Medical career counselling for Doctors

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Claire Ponsford

September 27, 2019

How to explore alternative medical career pathways

An interview with Dr Ashe Coxon, founder of Medical Career Planning

As in many professions, medical careers are evolving like never before, with portfolio careers, non-clinical pathways and flexible roles offering better work-life balance all becoming a reality. It’s therefore natural for doctors practising today to take a step back and re-evaluate their chosen career path to consider it in the broader context of personal, professional, financial and lifestyle goals.

Dr Ashe Coxon | Wavelength Medical Recruitment

(Picture above) Dr Ashe Coxon, founder of Medical Career Planning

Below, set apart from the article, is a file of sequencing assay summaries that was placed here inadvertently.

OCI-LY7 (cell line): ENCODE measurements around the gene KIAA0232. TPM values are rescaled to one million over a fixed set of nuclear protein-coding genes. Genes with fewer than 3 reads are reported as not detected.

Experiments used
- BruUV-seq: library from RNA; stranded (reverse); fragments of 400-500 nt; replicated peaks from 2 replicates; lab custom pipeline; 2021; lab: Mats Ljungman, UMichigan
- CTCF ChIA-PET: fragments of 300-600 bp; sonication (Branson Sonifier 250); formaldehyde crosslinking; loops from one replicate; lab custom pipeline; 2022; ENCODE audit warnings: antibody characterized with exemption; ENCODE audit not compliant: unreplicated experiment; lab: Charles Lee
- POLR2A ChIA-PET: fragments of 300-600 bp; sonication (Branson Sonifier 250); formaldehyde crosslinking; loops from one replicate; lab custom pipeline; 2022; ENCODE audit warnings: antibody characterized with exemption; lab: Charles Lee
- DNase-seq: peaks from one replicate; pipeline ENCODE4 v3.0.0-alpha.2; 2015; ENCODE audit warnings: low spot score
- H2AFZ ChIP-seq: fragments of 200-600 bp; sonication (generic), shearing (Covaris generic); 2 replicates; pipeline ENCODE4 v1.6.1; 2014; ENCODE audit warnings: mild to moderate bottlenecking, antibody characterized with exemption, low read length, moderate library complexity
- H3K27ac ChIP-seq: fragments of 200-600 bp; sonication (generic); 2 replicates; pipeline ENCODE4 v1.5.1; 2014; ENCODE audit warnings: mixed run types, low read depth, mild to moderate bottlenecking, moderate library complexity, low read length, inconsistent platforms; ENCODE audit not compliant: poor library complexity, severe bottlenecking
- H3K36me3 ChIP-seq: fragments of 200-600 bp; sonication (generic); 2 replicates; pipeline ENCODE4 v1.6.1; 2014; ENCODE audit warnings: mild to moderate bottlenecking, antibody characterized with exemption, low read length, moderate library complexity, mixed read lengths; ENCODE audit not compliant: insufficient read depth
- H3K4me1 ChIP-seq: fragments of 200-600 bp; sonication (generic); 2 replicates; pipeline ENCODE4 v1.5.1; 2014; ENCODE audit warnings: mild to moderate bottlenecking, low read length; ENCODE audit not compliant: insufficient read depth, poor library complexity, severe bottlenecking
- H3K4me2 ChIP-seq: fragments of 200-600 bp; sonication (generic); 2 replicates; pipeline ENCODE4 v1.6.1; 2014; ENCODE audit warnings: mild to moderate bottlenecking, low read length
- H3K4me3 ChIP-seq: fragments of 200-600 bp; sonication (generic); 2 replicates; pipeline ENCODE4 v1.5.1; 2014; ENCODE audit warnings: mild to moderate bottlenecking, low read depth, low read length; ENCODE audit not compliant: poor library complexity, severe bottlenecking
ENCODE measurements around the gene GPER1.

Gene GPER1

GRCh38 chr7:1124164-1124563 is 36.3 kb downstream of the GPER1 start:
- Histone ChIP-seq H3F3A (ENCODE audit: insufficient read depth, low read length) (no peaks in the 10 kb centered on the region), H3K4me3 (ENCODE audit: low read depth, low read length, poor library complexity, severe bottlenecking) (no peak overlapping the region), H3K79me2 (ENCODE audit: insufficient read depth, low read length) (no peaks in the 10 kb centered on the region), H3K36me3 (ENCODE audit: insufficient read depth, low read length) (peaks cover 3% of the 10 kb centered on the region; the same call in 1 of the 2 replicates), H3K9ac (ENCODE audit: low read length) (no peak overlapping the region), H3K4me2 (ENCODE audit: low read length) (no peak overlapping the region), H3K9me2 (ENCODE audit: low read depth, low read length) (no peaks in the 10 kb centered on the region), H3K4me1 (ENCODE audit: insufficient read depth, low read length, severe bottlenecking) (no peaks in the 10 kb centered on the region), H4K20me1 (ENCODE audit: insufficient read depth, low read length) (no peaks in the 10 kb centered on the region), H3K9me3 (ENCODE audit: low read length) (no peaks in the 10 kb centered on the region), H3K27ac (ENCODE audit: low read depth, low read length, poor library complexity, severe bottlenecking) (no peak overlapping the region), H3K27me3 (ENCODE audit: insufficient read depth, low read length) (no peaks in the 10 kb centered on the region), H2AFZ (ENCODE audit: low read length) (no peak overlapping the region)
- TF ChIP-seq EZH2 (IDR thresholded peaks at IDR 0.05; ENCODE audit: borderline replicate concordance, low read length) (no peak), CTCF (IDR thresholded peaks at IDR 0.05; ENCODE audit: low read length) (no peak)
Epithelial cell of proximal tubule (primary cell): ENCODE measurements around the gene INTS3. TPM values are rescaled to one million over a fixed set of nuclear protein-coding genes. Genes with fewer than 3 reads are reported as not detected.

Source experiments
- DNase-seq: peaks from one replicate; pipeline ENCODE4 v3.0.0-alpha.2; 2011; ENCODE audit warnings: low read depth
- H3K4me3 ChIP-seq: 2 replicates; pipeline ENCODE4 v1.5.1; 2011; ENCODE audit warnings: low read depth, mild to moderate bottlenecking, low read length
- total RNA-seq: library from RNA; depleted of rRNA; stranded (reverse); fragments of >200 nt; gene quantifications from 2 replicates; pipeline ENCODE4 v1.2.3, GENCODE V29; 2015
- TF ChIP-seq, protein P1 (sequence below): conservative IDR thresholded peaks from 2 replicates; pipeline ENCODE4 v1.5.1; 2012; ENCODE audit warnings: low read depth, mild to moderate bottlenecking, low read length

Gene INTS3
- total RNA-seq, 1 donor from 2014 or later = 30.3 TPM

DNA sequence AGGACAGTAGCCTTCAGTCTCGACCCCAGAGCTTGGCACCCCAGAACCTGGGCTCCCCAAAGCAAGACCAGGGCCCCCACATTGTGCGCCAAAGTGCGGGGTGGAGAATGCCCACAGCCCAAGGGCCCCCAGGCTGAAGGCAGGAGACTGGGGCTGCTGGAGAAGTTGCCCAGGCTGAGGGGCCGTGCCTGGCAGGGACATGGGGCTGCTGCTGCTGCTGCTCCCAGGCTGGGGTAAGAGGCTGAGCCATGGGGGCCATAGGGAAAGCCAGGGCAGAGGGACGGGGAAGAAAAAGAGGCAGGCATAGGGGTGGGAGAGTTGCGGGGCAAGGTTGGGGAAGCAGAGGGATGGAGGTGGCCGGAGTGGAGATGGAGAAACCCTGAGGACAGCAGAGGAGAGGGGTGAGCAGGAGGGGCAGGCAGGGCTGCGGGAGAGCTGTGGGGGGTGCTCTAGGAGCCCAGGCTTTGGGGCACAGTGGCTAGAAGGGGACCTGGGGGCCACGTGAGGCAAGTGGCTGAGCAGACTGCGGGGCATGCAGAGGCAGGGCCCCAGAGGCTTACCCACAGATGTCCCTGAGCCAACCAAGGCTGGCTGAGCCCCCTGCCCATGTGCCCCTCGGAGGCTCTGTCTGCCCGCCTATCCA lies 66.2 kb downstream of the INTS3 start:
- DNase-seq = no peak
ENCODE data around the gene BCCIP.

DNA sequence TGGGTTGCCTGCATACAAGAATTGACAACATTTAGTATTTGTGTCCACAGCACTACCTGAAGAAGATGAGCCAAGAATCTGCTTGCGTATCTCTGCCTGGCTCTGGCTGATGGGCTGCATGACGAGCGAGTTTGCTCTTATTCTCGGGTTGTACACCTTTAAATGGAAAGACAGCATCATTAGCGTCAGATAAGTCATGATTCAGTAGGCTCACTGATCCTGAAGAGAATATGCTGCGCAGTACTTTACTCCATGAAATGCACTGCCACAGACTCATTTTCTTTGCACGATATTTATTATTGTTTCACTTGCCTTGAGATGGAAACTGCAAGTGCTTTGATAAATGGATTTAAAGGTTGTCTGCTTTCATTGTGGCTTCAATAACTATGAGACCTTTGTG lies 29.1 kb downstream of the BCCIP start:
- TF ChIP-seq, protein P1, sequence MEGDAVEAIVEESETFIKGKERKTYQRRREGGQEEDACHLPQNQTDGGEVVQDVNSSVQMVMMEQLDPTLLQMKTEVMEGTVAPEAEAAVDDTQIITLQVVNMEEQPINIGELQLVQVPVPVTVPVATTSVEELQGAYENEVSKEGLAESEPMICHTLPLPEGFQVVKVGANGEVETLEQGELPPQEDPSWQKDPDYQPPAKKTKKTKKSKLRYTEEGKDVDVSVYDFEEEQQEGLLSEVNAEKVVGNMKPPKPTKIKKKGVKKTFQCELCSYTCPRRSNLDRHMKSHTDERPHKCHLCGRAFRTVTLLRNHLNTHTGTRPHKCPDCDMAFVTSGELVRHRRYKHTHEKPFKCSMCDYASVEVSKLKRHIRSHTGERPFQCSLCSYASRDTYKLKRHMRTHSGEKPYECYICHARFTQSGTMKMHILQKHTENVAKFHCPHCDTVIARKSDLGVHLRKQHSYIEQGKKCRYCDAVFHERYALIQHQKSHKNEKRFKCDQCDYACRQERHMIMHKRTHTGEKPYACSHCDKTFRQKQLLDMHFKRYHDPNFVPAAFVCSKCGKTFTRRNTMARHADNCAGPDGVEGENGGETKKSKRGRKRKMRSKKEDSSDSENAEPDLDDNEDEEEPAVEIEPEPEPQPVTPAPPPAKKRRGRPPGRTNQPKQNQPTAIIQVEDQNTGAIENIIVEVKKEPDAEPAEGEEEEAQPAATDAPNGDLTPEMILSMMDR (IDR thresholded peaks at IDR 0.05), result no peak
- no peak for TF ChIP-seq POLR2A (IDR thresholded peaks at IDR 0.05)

This is why some of the most popular workshops at Creative Careers in Medicine 2019 (CCIM) last month were the ones focused on medical career planning for doctors looking to explore alternative career pathways. One of the organisers of CCIM, General Practitioner Dr Ashe Coxon, is also a career counsellor and the founder of Medical Career Planning, a company focused on helping doctors to create a fulfilling career within the medical industry. Ashe became interested in career development for doctors while attempting to construct her own career pathway during her early postgraduate training. 

Wavelength co-founder Claire Ponsford talks to Ashe about her unique transition into medical career counselling and how she helps doctors to choose the right career paths.

It was great to catch up with you at CCIM and thanks for taking the time to talk today. How did you transition from clinical roles into the relatively new field of medical career counselling?